Intraborehole flow in a pumped system

Large transient changes to the flow field could potentially lead to major changes in the effects of intraborehole flow on a groundwater system. The initial simulations demonstrated that intraborehole flow in nonpumping wells may act as a mechanism for transporting water of one age into areas with substantially different ages in a steady-state flow system, but some settings may also undergo large transient changes in flow resulting from human development of the aquifer system. In such cases, multi-node wells may act as preferential flow and transport conduits, but the effect of the well will change to accommodate the new flow field. This means that the presence of a multi-node well could potentially lead to a completely new set of behaviors once the flow field of the system shifts.

To illustrate this type of effect, a new set of simulations was run using the downgradient case from the previous set of simulations. In this case, the multi-node well was introduced as before and the system was maintained at steady flow conditions for 2 years. After the elapsed 2 years, a multi-node production well was introduced into the system 30.48 m in the upgradient direction from the bottom of the multi-node well. The depth of the pumping well spanned the bottom third of the nonpumping well depth, plus an additional 6.96 m below the bottom of the nonpumping well (Fig. 6). A total pumping rate of 36.81 m3/day (18.41 m3/day on each side of the plane of hydrologic symmetry) was assigned to the well, which was equivalent to approximately half of the total recharge to the system. The pumping was maintained at a constant rate for 6 years.
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Fig. 6

Heads on the vertical plane of symmetry after 6 years of pumping a multi-node well located 30.5 m upgradient of the downgradient-case nonpumping multi-node well

Heads in the system substantially changed after the introduction of the pumping well (Fig. 6). In the presence of pumping, the distance to the lateral boundary (30.5 m) was small enough that the drawdown near the pumping well was greater than if that boundary had been much further away; however, the effect of the boundary on flow in the nonpumping well was minimal. Although the regional component of flow observed in the absence of pumping (see Fig. 2) was partly maintained, a local decrease in head occurred in the proximity of the pumping well. The head gradients indicate substantial downward flow to the pumping well, as would be expected given that all of the external sources of water for this model originated along the top of the model boundary. Prior to pumping, flow at the downgradient end of the system was in the positive x-direction and upward, but the heads after pumping started indicate that the direction of flow reversed in proximity to the pumping well, and the area of reversal encompassed the nonpumping well. Head gradients indicate that the flow in the nonpumping well, which was upward prior to pumping, became downward after pumping started.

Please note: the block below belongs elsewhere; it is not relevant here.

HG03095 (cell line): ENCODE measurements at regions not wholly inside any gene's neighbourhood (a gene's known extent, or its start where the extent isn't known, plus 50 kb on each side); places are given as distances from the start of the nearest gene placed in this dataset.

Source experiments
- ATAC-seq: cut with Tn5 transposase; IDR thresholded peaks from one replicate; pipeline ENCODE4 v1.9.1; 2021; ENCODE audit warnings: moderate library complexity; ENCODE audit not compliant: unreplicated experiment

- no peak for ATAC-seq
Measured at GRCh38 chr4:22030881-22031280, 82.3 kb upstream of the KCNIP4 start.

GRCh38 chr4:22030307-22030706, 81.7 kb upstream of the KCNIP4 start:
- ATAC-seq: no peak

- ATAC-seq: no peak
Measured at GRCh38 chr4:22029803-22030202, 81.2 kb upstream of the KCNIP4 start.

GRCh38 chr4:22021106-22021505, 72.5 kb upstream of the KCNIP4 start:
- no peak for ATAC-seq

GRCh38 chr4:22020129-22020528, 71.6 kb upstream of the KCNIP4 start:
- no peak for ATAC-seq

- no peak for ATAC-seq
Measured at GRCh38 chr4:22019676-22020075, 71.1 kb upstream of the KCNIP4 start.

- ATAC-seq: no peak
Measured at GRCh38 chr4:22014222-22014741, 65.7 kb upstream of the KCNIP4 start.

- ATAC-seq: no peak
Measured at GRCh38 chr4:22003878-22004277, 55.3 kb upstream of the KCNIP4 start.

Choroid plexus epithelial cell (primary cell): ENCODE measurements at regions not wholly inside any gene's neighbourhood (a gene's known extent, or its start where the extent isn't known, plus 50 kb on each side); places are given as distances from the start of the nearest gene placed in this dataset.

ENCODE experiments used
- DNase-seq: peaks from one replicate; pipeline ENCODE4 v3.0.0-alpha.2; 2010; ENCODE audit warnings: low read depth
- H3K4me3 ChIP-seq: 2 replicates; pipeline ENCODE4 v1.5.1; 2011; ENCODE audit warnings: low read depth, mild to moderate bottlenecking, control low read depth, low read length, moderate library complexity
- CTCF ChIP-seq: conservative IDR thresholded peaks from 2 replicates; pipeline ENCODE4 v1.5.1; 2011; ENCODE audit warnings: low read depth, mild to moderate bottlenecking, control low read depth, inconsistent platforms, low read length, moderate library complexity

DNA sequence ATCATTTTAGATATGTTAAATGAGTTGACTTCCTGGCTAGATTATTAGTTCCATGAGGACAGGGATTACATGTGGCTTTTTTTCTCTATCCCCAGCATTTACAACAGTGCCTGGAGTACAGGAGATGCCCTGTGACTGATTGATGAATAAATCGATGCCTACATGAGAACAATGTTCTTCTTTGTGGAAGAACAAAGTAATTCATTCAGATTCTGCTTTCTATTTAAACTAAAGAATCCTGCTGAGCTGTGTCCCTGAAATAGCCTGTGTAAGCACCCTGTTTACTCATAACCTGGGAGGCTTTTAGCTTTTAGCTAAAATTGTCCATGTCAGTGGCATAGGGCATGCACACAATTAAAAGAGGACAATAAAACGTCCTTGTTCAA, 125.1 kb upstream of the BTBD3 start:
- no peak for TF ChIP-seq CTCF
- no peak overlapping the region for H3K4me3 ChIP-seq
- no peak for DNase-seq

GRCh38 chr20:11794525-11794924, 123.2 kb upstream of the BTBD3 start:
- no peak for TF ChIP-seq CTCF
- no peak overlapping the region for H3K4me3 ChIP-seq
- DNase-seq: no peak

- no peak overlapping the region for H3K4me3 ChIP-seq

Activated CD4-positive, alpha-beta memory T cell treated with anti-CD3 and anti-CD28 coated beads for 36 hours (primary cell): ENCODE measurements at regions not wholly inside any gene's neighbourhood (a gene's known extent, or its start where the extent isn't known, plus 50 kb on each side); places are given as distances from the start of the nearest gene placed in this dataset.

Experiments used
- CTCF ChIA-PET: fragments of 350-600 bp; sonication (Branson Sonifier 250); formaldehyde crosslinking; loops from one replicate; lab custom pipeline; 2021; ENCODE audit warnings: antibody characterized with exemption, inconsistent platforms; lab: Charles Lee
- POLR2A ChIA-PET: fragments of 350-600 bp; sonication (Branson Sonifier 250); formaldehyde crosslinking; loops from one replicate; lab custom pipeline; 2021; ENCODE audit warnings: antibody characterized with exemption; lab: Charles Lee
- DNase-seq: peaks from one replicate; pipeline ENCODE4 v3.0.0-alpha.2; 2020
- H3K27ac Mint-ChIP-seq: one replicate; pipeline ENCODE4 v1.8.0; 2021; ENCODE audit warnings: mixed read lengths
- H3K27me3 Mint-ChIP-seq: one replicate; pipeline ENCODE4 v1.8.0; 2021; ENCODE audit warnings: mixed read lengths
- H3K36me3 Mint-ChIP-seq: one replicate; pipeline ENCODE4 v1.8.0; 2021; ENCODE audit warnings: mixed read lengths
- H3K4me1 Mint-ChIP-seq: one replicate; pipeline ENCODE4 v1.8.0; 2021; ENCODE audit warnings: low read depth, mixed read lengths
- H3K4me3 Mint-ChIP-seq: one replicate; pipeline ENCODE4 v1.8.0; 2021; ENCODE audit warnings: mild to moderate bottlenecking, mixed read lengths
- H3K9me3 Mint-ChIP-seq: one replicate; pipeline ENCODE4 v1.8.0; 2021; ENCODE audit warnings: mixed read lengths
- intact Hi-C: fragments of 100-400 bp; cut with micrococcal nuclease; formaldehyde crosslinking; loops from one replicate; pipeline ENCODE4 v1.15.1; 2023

The reversal of the direction of flow in the nonpumping well means that the well, which acted as a conduit for upward transport prior to pumping, will act in the opposite way after pumping is introduced and carry shallower, younger water downward into the older, deeper parts of the aquifer (similar to the behavior observed in the upgradient and midgradient cases). The maps of age concentrations (Fig. 7) confirm the behavioral trends indicated by the head contours. In the 2 years prior to the introduction of pumping, deeper older water flowed up the borehole (Fig. 7a). After the pumping well was introduced, intraborehole flow in the nonpumping well reversed direction and shallow groundwater flowed into the deeper parts of the aquifer (Fig. 7b and c). This water was substantially younger than the original water located near the bottom the nonpumping well, and, therefore, the net effect of the nonpumping multi-node well was decreased groundwater age in the area around the bottom of the well. The pumping well clearly drew water from more than just the nonpumping well, as the ages indicate that water was also pulled into the pumping well from the aquifer both above and below. The nonpumping well, however, acted as a particularly effective vertical transport conduit for younger water in this new configuration, just as it provided a means of preferential transport of older water prior to pumping. The volumetric extent of the younger water exiting the nonpumping well was constrained by the location of the pumping well—the plume of younger water was primarily confined to the area directly around the bottom of the nonpumping well and the area between the two wells.